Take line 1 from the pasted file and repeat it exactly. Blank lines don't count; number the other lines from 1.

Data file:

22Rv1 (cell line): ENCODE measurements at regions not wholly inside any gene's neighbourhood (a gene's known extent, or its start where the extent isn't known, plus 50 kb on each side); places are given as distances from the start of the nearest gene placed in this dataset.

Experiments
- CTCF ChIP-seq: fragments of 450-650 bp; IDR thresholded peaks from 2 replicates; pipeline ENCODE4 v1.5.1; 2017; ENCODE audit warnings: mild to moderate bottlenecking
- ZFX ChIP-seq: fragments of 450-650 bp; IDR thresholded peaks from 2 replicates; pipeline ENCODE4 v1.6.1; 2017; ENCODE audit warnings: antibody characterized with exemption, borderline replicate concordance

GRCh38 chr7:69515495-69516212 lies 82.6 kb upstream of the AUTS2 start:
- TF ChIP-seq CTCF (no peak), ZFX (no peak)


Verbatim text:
22Rv1 (cell line): ENCODE measurements at regions not wholly inside any gene's neighbourhood (a gene's known extent, or its start where the extent isn't known, plus 50 kb on each side); places are given as distances from the start of the nearest gene placed in this dataset.